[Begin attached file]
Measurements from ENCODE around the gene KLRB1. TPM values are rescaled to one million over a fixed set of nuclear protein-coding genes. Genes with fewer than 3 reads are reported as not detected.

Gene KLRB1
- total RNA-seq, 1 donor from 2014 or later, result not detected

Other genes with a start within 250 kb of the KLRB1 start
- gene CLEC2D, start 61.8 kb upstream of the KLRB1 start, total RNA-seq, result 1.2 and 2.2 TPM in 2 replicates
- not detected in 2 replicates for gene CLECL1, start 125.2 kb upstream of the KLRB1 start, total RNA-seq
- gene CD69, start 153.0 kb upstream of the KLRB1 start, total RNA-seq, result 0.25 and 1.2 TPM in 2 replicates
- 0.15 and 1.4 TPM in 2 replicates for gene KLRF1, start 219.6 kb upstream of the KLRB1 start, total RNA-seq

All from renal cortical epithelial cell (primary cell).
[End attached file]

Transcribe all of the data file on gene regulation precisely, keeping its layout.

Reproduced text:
Measurements from ENCODE around the gene KLRB1. TPM values are rescaled to one million over a fixed set of nuclear protein-coding genes. Genes with fewer than 3 reads are reported as not detected.

Gene KLRB1
- total RNA-seq, 1 donor from 2014 or later, result not detected

Other genes with a start within 250 kb of the KLRB1 start
- gene CLEC2D, start 61.8 kb upstream of the KLRB1 start, total RNA-seq, result 1.2 and 2.2 TPM in 2 replicates
- not detected in 2 replicates for gene CLECL1, start 125.2 kb upstream of the KLRB1 start, total RNA-seq
- gene CD69, start 153.0 kb upstream of the KLRB1 start, total RNA-seq, result 0.25 and 1.2 TPM in 2 replicates
- 0.15 and 1.4 TPM in 2 replicates for gene KLRF1, start 219.6 kb upstream of the KLRB1 start, total RNA-seq

All from renal cortical epithelial cell (primary cell).